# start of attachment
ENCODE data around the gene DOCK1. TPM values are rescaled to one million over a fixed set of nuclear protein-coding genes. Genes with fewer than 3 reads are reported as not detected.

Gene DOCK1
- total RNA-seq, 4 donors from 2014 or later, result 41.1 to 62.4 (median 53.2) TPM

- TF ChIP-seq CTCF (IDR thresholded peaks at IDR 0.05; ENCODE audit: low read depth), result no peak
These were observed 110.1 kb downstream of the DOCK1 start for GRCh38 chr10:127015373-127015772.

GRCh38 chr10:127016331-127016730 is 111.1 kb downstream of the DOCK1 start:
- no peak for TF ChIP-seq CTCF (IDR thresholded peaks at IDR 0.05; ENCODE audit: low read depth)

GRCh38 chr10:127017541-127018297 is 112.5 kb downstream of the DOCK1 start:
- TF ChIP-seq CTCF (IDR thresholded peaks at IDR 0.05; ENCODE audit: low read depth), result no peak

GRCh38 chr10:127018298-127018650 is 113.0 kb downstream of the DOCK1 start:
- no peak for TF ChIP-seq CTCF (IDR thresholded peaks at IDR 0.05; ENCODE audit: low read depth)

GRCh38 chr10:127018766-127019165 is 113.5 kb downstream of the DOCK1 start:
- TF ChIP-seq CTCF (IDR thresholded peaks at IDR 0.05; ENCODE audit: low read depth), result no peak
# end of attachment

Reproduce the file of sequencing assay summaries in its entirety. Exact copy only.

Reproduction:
ENCODE data around the gene DOCK1. TPM values are rescaled to one million over a fixed set of nuclear protein-coding genes. Genes with fewer than 3 reads are reported as not detected.

Gene DOCK1
- total RNA-seq, 4 donors from 2014 or later, result 41.1 to 62.4 (median 53.2) TPM

- TF ChIP-seq CTCF (IDR thresholded peaks at IDR 0.05; ENCODE audit: low read depth), result no peak
These were observed 110.1 kb downstream of the DOCK1 start for GRCh38 chr10:127015373-127015772.

GRCh38 chr10:127016331-127016730 is 111.1 kb downstream of the DOCK1 start:
- no peak for TF ChIP-seq CTCF (IDR thresholded peaks at IDR 0.05; ENCODE audit: low read depth)

GRCh38 chr10:127017541-127018297 is 112.5 kb downstream of the DOCK1 start:
- TF ChIP-seq CTCF (IDR thresholded peaks at IDR 0.05; ENCODE audit: low read depth), result no peak

GRCh38 chr10:127018298-127018650 is 113.0 kb downstream of the DOCK1 start:
- no peak for TF ChIP-seq CTCF (IDR thresholded peaks at IDR 0.05; ENCODE audit: low read depth)

GRCh38 chr10:127018766-127019165 is 113.5 kb downstream of the DOCK1 start:
- TF ChIP-seq CTCF (IDR thresholded peaks at IDR 0.05; ENCODE audit: low read depth), result no peak